Medieval milk …. now there’s a thought! This is a drink/food often overlooked when reading about life in 12th century England. In the era of Eleanor of Aquitaine, milk of course came from cows, goats and sheep. It was an important source of animal protein for many people who could not afford meat. However, plain fresh milk was not widely available, nor was it consumed by adults in general.
Milk was actually reserved for the sick and very poor and most often for the very young or elderly. It was combined with eggs and heated up to be a thick mixture. The medieval term for it was caudle (or caudel).
Most people drank buttermilk or whey or milk that was soured or diluted with water. The lack of fresh milk was because there was no pasteurisation or machine technology such as we have today to keep it from going sour. Sometimes milk it was used in the medieval kitchen of the rich as an ingredient for stews, but due to the problem of keeping it fresh, almond milk was more commonly used.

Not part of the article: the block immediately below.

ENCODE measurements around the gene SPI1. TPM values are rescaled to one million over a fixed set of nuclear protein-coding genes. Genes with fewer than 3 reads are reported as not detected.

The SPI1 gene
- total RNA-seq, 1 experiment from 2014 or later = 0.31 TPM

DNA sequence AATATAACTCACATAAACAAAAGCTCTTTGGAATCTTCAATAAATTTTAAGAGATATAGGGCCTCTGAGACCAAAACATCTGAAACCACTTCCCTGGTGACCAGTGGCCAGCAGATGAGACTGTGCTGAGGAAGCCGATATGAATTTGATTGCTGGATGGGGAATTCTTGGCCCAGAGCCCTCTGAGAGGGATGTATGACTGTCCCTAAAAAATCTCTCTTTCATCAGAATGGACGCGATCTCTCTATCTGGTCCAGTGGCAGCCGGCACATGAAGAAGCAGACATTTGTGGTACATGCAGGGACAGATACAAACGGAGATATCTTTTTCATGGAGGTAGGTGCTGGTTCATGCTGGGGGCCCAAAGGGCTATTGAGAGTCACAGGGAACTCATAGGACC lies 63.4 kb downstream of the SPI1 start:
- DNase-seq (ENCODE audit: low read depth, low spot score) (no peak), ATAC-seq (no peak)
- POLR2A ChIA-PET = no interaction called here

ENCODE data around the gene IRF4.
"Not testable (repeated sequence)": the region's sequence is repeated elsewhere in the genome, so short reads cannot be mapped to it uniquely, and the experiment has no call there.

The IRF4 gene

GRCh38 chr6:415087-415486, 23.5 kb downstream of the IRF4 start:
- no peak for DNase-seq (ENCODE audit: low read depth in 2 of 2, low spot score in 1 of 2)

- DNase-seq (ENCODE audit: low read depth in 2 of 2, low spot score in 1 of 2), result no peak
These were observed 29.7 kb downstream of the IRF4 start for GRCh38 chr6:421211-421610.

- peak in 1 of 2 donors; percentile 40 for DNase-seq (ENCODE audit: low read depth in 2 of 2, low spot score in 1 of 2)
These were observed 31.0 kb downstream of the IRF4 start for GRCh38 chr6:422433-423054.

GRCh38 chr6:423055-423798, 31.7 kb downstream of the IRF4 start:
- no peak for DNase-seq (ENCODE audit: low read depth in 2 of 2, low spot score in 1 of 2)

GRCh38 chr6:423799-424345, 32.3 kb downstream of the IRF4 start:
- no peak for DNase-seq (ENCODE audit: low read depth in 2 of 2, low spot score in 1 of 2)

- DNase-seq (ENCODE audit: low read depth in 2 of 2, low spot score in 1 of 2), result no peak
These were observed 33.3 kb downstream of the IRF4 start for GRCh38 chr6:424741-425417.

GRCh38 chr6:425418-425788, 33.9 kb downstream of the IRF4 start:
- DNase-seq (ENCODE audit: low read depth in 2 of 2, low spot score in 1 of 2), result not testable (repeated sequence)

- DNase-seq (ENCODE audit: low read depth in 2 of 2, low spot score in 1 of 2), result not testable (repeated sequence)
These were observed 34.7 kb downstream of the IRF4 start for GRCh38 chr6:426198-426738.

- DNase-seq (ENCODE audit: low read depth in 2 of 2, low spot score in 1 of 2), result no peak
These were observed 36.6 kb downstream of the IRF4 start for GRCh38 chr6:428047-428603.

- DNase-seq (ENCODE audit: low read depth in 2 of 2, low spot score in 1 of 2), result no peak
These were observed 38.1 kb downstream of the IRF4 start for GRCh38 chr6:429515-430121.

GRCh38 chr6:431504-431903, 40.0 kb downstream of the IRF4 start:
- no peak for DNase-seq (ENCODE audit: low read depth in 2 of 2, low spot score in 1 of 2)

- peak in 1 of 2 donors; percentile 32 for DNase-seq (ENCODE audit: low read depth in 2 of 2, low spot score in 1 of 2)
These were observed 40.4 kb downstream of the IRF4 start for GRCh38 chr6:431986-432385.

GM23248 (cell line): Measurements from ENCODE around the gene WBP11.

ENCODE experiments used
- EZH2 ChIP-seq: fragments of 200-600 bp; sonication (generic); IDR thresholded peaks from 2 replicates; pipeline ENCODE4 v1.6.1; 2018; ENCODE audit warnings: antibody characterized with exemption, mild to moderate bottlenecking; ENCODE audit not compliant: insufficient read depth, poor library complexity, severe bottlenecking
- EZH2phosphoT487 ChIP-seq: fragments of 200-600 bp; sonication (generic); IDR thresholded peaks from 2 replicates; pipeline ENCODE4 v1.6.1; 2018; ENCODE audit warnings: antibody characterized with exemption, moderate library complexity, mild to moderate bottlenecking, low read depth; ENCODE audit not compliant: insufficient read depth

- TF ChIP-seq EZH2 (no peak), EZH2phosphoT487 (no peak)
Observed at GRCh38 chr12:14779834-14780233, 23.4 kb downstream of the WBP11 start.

Medieval Milk By-Products
Most peasants kept a cow. As explained above, most did not generally drink the cow’s milk but used it to make their own curds and whey, butter, cheese and buttermilk. A common diet for workers in the fields was bread with hard skim-milk cheese.
Wealthy landowners sometimes had it turned into other things to use in their kitchens such as cream, soft cheese and curds.
Enjoying cream as part of a dessert is not a modern concept. Wealthy medieval people were known to enjoy thick rich cream with strawberries. Strawberries and cream … in medieval times? Yes!
Milk made thick cream and the woodland strawberry grew in England as far back as the 14th century. Read more about the humble strawberry and its amazing history.
Milk was also used for making custard and custard tarts, cream soups and hot drinks (possets, caudles, etc).
The richest, softest cream was sometimes used to make a type of cheesecake – again the type of dish enjoyed only by the wealthy classes as a special dessert possibly for special occasions. Yes, there really was such as thing as medieval cheesecake! You can read here how milk and cream were used in other ways, particularly in medieval dessert recipes. The idea of people enjoying desserts in medieval times might not be an obvious one but they loved their desserts then every bit as much as we do today.